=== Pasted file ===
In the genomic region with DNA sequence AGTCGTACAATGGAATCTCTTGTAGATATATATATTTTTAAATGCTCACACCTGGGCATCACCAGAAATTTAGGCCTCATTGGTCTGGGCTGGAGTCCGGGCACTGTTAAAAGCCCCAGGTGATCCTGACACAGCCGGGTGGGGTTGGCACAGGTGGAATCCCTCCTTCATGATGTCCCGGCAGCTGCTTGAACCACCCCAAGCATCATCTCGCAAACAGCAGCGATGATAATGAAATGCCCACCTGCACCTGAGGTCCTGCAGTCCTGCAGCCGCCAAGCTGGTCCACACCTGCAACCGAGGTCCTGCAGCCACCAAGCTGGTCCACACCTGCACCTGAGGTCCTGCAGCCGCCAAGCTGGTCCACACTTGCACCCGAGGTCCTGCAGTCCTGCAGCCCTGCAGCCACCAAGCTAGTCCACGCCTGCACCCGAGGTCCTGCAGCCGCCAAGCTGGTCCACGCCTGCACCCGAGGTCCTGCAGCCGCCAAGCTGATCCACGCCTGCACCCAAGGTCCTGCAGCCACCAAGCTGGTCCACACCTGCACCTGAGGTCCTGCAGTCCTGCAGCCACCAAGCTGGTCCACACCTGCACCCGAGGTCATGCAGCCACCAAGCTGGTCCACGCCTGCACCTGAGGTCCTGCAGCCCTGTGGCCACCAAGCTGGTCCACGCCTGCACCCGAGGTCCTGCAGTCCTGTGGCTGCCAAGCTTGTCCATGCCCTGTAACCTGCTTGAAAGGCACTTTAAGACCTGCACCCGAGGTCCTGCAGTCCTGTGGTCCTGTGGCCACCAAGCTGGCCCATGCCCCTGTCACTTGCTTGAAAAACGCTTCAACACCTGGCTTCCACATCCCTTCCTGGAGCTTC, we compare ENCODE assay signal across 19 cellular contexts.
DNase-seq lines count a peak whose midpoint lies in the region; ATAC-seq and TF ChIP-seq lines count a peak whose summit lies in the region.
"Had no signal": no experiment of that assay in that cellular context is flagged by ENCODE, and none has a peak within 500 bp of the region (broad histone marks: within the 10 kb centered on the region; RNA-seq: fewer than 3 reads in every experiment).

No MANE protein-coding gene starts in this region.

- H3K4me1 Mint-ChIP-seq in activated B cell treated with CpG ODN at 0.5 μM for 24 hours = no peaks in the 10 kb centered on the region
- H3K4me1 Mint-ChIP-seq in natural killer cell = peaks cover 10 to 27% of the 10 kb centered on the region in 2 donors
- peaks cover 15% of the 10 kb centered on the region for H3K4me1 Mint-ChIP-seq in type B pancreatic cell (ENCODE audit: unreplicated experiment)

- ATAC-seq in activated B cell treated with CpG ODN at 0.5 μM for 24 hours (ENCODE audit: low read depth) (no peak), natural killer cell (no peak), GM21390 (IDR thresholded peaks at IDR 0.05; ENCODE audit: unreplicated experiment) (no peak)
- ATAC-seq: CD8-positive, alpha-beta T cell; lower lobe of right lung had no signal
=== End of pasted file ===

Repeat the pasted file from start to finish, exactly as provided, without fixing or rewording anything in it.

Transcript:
In the genomic region with DNA sequence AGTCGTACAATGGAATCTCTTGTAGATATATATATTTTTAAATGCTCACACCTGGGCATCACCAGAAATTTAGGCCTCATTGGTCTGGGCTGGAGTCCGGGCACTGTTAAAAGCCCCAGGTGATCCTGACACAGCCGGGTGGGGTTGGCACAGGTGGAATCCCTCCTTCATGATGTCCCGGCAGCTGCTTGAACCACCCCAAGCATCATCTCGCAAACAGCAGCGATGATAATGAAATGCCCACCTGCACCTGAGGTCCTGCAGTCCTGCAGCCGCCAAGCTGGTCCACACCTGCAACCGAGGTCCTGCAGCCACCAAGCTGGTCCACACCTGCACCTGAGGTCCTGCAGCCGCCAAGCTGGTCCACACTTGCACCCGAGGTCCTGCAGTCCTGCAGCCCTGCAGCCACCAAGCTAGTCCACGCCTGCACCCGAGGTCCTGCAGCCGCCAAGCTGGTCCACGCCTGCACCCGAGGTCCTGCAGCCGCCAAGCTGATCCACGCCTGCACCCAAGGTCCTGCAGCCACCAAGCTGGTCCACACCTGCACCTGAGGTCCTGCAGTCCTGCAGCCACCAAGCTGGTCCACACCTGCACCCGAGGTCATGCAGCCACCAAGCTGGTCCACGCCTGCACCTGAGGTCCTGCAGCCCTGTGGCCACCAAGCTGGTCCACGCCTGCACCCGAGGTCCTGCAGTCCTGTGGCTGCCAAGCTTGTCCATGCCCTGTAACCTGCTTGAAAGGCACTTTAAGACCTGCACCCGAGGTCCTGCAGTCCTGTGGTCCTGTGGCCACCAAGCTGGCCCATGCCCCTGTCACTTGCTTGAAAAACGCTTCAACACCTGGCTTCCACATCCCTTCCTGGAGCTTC, we compare ENCODE assay signal across 19 cellular contexts.
DNase-seq lines count a peak whose midpoint lies in the region; ATAC-seq and TF ChIP-seq lines count a peak whose summit lies in the region.
"Had no signal": no experiment of that assay in that cellular context is flagged by ENCODE, and none has a peak within 500 bp of the region (broad histone marks: within the 10 kb centered on the region; RNA-seq: fewer than 3 reads in every experiment).

No MANE protein-coding gene starts in this region.

- H3K4me1 Mint-ChIP-seq in activated B cell treated with CpG ODN at 0.5 μM for 24 hours = no peaks in the 10 kb centered on the region
- H3K4me1 Mint-ChIP-seq in natural killer cell = peaks cover 10 to 27% of the 10 kb centered on the region in 2 donors
- peaks cover 15% of the 10 kb centered on the region for H3K4me1 Mint-ChIP-seq in type B pancreatic cell (ENCODE audit: unreplicated experiment)

- ATAC-seq in activated B cell treated with CpG ODN at 0.5 μM for 24 hours (ENCODE audit: low read depth) (no peak), natural killer cell (no peak), GM21390 (IDR thresholded peaks at IDR 0.05; ENCODE audit: unreplicated experiment) (no peak)
- ATAC-seq: CD8-positive, alpha-beta T cell; lower lobe of right lung had no signal